‘Filecoder’ ransomware that uses strong encryption to lock files and extort money from victims has spiked over the summer months, security firm ESET has reported. The reasons for the surge are not yet clear but probably include attacks on small businesses.

Using its LiveGrid cloud system, the firm recorded a 200 percent rise in the volume of incidents since July compared to the first six months of 2013, with a marked rising trend running from roughly mid-June to the most recent measurement in the first week of September.

ESET was unable to confirm the absolute numbers for these infections but it is clear that a particularly nasty type of ransomware has become more prevalent. What might be going on?

The overwhelming majority of today’s ransomware – popularly called ‘police Trojans’ after the official-looking warning screens they use – simply locks files or interferes with the victim’s PC in the hope that the ransom will be paid to avoid further hassle. The techniques are unpleasant usually relatively trivial to block and clean up.

File encryption ransomware is a completely different order of threat because it wields industry-standard forms of encryption to scramble data. As long as it’s been competently implemented, the victim can’t recover the files unless they have the key used to encrypt them and that is only known to the criminals behind the attack.

Curiously, file encryption Trojans are where the whole software extortion or ransomware industry started in 2005 with a Russian example called Gpcode based on RSA encryption. This approach has persisted at low levels ever since but has never gained much popularity.

The assumption has always been that while it's basically impossible to defeat encryption, ransom malware is simply overkill. Much easier simply to trick users into paying up using threats or social engineering than deploy more complicated and sometimes computationally slower methods.

Among the clutch of Trojan variants doing the round in the latest campaigns, ESET has noticed Win32/Filecoder.Q which goes back to 2010, and Win32/Filecoder.AA and Win32/Filecoder.W, which date from 2011. Another, Win32/Filecoder.BQ, even ramps up the pressure on its victims by “displaying a countdown timer showing how long it will be before the encryption key is permanently deleted.”

Some appear to be spread using the popular Poison Ivy Remote Access Trojan (RAT), which offers a clue that the targets might be small businesses whose systems are being targeted by criminals. Payment methods include the established channels of MoneyPak or Ukash but also now Bitcoins.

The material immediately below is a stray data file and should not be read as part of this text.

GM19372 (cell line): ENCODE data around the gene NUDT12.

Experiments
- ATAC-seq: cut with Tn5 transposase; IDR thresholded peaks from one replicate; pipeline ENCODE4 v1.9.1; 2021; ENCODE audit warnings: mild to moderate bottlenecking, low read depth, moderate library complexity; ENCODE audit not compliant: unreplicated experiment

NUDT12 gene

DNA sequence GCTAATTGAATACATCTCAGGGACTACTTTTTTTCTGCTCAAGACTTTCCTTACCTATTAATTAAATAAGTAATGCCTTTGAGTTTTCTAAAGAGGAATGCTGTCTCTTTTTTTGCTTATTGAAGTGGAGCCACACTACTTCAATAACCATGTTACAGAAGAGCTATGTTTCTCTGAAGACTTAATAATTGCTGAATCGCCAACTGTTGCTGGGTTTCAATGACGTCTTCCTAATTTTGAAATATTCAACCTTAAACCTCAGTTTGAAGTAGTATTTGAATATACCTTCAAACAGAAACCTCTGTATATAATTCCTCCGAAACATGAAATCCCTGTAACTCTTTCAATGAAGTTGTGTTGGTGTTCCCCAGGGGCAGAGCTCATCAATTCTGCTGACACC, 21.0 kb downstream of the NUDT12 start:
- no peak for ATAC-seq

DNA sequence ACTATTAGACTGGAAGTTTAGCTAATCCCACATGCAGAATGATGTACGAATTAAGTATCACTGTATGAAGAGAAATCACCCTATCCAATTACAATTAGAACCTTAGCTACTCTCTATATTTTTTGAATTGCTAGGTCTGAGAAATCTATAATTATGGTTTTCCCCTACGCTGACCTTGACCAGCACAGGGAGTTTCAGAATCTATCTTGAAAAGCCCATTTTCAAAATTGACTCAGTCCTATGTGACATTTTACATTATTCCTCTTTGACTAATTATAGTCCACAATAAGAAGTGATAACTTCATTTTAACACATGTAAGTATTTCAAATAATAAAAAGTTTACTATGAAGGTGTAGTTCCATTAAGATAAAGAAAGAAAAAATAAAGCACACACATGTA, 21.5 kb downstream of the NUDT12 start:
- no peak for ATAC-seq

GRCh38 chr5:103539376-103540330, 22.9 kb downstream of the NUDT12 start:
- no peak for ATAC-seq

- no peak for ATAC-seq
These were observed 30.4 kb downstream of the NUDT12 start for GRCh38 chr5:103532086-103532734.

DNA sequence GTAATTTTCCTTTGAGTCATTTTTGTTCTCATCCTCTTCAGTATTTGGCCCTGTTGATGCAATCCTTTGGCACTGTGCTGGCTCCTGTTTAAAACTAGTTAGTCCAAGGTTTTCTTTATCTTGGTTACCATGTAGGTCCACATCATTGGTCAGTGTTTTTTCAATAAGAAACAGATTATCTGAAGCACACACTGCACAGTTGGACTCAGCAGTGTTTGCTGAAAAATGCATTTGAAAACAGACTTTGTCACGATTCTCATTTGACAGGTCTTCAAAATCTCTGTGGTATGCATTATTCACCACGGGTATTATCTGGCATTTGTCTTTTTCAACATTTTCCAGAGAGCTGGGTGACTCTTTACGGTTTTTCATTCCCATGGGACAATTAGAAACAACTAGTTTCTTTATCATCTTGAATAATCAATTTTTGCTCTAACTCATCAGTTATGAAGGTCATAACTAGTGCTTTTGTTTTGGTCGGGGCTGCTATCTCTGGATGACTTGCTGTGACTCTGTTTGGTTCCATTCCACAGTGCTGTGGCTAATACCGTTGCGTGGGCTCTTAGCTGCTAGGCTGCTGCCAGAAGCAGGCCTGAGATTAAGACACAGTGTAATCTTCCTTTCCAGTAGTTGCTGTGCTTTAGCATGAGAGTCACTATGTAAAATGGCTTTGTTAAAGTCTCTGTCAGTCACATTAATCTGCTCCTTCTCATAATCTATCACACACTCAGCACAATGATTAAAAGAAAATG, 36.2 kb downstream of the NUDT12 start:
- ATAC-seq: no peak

Criminals were also installing the crypto Trojans directly using compromised RDP credentials, ESET said. Some instances it had researched pointed to the manual setting of an encryption key after infection, a further hint that these are not attacks on low-value targets.

The sums being demanded ranged up to 3,000 euros ($4,000), with most of the victims in Russia with smaller volumes in Italy, Spain, the US, Germany, and other Eastern European countries. It’s not clear how much of this global picture can be explained by ESET’s customer base (the firm is based in Slovakia).

The security firm offers no clear  explanation for the sudden increase in crypto ransomware but one can infer from the inherent complexity of the attacks that suspicion should fall on criminals targeting vulnerable business rated as likely to pay up.

There has been a slowly increasing frequency of targeted attacks using encryption going back a couple of years, with a particularly good example the sustained campaign on Australian businesses in 2012. Victims reported paying up to $3,000 AUD to retrieve the key for encrypted database files they could not function without.

It is likely that many businesses have simply not been reporting incidents for fear of the reputational damage. Some will have paid up. But as with every extortion racket, the criminals don’t let up because a victim pays up. There is always another target to hunt down.

"I think the increase in numbers for encrypting ransomware is largely down to the increased awareness of non-encrypting forms of ransomware: as more people become aware of them, they become somewhat less effective and therefore less profitable," commented ESET senior research fellow, David Harley, by email. 

"Cybercriminals have developed increasingly sophisticated crypto methodology in other fields of malware, so it’s probably less bother to apply those techniques in this area and still make a profit. As so often, it’s about technological escalation driven by potential profit."